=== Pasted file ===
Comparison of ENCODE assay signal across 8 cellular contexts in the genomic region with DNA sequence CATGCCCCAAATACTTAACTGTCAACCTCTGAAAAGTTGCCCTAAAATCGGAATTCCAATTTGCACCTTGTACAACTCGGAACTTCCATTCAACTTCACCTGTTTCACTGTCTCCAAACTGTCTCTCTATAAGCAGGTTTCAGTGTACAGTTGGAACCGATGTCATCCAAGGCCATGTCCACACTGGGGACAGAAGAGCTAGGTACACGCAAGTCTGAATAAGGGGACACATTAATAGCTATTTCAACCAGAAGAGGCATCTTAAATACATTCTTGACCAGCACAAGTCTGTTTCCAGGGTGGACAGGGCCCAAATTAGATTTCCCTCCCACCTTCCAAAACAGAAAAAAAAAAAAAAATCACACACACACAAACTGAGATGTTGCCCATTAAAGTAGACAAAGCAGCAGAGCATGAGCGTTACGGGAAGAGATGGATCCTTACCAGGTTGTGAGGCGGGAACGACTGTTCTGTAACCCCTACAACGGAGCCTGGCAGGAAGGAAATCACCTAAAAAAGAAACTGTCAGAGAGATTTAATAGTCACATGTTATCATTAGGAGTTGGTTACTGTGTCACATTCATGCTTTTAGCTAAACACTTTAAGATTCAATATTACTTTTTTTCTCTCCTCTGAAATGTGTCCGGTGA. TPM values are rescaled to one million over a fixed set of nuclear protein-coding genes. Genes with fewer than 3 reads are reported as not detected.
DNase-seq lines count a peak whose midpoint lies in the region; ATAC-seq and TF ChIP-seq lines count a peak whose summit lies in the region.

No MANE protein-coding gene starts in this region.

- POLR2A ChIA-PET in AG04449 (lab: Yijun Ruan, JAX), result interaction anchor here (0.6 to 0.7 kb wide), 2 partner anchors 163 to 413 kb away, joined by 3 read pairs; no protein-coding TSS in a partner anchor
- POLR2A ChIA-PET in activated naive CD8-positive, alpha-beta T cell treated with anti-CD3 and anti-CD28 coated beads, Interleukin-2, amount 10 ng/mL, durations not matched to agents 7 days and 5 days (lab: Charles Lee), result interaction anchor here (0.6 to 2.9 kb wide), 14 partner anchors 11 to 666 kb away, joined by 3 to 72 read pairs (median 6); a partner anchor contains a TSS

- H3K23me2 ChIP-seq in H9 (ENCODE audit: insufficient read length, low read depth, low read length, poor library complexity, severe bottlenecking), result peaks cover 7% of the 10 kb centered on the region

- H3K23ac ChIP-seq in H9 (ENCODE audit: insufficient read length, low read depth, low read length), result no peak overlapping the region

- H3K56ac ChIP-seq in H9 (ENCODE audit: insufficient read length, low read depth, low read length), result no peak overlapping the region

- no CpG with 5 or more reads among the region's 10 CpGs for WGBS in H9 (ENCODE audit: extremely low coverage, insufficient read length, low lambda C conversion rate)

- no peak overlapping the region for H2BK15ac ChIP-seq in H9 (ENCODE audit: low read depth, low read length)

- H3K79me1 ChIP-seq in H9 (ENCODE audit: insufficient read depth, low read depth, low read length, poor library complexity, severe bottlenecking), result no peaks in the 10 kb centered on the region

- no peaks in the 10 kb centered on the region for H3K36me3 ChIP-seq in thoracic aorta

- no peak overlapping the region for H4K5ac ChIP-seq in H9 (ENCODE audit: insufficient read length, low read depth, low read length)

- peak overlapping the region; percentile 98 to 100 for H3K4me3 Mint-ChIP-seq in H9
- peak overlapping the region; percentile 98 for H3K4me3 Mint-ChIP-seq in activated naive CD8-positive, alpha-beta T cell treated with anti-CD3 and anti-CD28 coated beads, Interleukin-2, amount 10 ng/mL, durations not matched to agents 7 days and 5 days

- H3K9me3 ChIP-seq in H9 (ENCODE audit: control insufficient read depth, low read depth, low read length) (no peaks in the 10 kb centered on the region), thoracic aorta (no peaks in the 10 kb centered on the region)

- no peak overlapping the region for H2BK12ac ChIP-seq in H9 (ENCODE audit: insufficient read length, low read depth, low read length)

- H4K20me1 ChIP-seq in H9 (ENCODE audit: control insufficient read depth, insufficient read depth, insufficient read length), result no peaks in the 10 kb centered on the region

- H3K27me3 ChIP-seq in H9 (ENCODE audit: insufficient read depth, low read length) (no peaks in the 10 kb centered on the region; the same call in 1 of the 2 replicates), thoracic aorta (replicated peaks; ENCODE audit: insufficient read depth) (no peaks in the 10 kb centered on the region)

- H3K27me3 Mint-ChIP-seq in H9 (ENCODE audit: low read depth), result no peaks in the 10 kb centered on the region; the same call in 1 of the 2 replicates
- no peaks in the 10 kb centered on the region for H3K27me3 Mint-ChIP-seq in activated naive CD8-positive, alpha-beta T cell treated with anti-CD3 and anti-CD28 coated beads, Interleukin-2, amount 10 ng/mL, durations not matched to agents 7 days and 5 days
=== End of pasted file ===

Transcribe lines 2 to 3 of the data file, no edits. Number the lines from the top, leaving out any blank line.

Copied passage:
DNase-seq lines count a peak whose midpoint lies in the region; ATAC-seq and TF ChIP-seq lines count a peak whose summit lies in the region.

No MANE protein-coding gene starts in this region.